Summer electricity consumption in the United States is expected to fall to the lowest level in 11 years, according to the U.S. Energy Information Administration (EIA).
Meanwhile, gasoline prices are not expected to spike this summer as they have in the past, according to a AAA report.
The lower electricity consumption and a softer rise in gasoline prices this summer can be attributed to the COVID-19 (coronavirus) pandemic.
U.S. electricity demand is expected to fall 5% to 998 billion kilowatt-hours this summer (June to August), from the same period in 2019, and this is the lowest level of electricity consumption since 2009. Most of the decline in retail electricity sales will be in the commercial and industrial sectors in which demand is expected to fall 12% and 9%, respectively, from summer 2019. Residential electricity sales are expected to rise 3% this summer because more people are working from home and following social or physical distancing guidelines.
Weather is often a primary factor in determining electricity demand in the residential and commercial sectors. The number of U.S. cooling degree days, which indicates air conditioning demand, is projected to fall 1% this summer, from the same period in 2019, according to the National Oceanic and Atmospheric Administration.
Social distancing guidelines are expected to contribute to more people spending more time at home than usual this summer, according to the EIA. Also, many people who worked in offices are working from home, and this has shifted electricity demand from the commercial sector to the residential sector.
The EIA’s electricity consumption forecasts are based on macroeconomic indicators released by IHS Markit. It projects that non-farm employment will fall 13% in 2020, while the electricity-weighted industrial production index declines by 12%.
Electricity generation from coal is expected to be lower than last summer because of the lower electricity demand. Coal-fired plants are projected to generate 178 billion kilowatt-hours between June and August, down from 272 billion kilowatt-hours last summer. The amount of electricity generated by coal is projected to fall to 17% this summer, from 24% in the same period in 2019. The amount of electricity produced by nuclear generation is expected to be 207 billion kilowatt-hours this summer.
Natural gas-fired plants will generate about 467 billion kilowatt-hours this summer, up from 460 billion kilowatt-hours last summer. Low natural gas prices will make natural gas more economical to use than coal, according to the EIA. The amount of electricity generated by natural gas will rise to 44% this summer, from 41% last summer.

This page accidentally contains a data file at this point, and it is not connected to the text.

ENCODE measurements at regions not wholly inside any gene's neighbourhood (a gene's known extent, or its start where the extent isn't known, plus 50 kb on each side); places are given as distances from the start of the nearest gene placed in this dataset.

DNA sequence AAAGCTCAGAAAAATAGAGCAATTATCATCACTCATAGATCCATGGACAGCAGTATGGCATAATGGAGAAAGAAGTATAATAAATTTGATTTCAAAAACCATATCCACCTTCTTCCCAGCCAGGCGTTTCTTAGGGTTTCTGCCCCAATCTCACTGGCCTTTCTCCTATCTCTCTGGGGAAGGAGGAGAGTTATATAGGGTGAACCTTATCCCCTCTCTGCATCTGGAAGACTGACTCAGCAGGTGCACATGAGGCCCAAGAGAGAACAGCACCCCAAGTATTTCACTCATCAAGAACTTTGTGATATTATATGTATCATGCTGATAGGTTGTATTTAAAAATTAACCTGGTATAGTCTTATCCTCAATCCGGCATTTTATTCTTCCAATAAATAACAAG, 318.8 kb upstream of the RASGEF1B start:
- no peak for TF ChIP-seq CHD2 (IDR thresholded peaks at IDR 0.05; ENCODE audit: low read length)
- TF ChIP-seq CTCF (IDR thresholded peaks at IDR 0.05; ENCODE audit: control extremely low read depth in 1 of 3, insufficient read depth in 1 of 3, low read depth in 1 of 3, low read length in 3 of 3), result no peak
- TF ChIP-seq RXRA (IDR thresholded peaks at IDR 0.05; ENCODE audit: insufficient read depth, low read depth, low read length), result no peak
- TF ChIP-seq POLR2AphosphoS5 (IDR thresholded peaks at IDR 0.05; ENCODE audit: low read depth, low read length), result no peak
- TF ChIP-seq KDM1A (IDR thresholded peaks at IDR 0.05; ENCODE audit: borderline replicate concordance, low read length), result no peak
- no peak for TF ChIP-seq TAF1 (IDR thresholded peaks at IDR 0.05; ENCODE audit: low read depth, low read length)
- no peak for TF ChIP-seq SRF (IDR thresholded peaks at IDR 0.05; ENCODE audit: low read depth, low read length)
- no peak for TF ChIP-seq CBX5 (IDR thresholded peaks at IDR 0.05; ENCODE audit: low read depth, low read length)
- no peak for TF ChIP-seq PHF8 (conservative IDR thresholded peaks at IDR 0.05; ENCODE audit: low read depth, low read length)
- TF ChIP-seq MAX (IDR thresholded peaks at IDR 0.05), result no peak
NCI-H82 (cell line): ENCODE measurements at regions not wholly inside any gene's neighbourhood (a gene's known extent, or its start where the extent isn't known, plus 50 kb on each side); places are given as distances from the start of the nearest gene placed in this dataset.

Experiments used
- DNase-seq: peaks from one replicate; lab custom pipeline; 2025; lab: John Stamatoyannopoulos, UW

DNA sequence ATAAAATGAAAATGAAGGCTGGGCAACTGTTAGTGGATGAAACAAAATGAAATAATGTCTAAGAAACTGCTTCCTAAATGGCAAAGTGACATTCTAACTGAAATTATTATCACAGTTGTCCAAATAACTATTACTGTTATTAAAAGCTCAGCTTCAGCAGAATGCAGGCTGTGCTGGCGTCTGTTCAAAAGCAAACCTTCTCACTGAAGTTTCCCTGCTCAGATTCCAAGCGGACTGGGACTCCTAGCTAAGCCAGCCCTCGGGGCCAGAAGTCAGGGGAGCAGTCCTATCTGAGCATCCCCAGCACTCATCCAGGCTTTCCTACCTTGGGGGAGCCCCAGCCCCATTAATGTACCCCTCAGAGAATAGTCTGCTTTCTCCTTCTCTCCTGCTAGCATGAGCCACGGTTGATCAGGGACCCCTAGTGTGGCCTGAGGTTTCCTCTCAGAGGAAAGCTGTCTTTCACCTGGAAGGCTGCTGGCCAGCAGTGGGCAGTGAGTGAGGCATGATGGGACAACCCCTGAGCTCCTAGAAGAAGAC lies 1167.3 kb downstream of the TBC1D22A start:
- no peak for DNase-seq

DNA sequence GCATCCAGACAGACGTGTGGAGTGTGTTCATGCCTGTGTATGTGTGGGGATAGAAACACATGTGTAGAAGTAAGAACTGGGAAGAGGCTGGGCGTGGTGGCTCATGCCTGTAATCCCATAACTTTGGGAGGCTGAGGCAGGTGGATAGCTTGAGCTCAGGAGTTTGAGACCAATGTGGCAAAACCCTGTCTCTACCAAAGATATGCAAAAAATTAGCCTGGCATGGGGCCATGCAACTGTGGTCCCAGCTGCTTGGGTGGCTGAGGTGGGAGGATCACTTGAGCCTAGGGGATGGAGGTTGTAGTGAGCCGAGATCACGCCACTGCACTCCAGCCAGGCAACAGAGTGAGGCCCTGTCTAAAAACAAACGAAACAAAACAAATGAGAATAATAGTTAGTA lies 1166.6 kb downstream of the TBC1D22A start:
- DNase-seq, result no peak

The renewable energy share of electricity generation is expected to increase this summer. Wind and solar capacity is expected to be added, largely in the Midwest and Texas, and will contribute to the rise. The amount of electricity produced by wind is expected to rise 7% this summer, while the amount attributed to utility-scale solar increases by 3%.
NO SUMMER ‘SPIKE’
Since mid-May, gasoline demand has risen 18% to 7.9 million barrels per day, according to the EIA. The slow, steady rise in demand has contributed to a 13% increase in retail gasoline prices since then, according to the AAA. As of mid-June, the national average was $2.10, up 7 cents from the previous week and 24 cents from May but 59 cents less than the same time in 2019.
“As Americans drive more, they are re-fueling gasoline demand levels, which is helping to lift pump prices,” said Jeanette Casselano, AAA spokeswoman. “Higher demand will contribute to increasing gas prices in the coming weeks, but they aren’t going to spike to typical summer prices. That’s because demand won’t be sufficient enough to drive down stocks levels. Gasoline stocks sit at a significant surplus of nearly 24 million (barrels) year-over-year.”
Average gasoline prices rose above $2 per gallon in the first week of June after being below that amount for 66 days, according to the AAA. In the same week over the past five years, gas prices have been an average of $2.81 per gallon. Prices for the first week of June were the lowest since 2004, Casselano said.
“As crude oil prices trend higher and gasoline demand increases, Americans will see gas prices push more expensive, but this summer will be cheaper than last,” she added.
In Arkansas, a regular gallon of gas was $1.81, up 3 cents from last week and 28 cents from May but down 53 cents from June 2019.
“Of the major metropolitan areas surveyed in Arkansas, drivers in Texarkana are paying the most on average at $1.93 while drivers in Little Rock-North Little Rock are paying the least at $1.76 per gallon,” said Nick Chabarria, AAA spokesman. “As drivers in Arkansas and nationwide return to the roadways, prices will follow increased demand. AAA expects drivers will see prices at the pump increase another 10 to 15 cents throughout the summer.
“However, motorists can still look forward to the cost to fill up to stay below typical summer amounts,” Chabarria added. “The current average in Fayetteville-Springdale-Rogers is $1.82 per gallon. A driver with an average 12-gallon tank can fill up for $21.84. On this day last year, it would have cost the same driver $28.08 to fill up at $2.34 per gallon.”